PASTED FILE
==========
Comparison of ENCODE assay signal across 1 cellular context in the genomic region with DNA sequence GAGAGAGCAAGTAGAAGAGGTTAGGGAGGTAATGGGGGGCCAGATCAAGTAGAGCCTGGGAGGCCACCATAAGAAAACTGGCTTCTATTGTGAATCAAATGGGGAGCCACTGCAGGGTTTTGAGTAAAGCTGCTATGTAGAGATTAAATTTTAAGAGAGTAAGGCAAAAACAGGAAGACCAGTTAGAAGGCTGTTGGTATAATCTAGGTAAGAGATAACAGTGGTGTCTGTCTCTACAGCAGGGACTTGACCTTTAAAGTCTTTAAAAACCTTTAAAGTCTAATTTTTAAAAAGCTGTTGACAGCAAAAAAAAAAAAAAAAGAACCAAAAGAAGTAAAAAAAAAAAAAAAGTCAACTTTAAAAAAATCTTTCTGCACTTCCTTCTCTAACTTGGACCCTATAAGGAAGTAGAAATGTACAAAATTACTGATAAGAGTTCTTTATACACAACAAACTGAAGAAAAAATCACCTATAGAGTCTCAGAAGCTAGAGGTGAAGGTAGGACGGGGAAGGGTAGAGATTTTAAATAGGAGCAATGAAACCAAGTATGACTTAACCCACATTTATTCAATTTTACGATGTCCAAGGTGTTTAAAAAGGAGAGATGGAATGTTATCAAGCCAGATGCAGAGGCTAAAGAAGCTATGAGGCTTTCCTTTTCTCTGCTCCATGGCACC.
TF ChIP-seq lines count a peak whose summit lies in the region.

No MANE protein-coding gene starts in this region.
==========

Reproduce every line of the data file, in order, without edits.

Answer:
Comparison of ENCODE assay signal across 1 cellular context in the genomic region with DNA sequence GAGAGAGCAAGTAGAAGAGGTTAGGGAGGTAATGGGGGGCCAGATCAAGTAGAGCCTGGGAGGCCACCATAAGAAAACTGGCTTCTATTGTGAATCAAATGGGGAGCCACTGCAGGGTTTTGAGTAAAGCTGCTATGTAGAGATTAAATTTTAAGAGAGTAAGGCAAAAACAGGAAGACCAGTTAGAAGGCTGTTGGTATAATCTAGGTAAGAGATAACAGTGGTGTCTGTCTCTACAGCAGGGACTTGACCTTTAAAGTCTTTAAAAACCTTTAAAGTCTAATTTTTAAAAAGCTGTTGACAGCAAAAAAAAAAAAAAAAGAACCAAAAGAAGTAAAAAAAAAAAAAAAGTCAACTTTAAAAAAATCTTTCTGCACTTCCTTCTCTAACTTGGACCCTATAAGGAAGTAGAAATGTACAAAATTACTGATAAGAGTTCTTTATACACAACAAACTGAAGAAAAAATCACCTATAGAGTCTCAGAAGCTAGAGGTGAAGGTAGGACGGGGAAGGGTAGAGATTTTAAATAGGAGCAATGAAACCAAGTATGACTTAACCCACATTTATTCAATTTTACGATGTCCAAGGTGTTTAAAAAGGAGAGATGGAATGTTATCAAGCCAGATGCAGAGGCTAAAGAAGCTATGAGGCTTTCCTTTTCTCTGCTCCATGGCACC.
TF ChIP-seq lines count a peak whose summit lies in the region.

No MANE protein-coding gene starts in this region.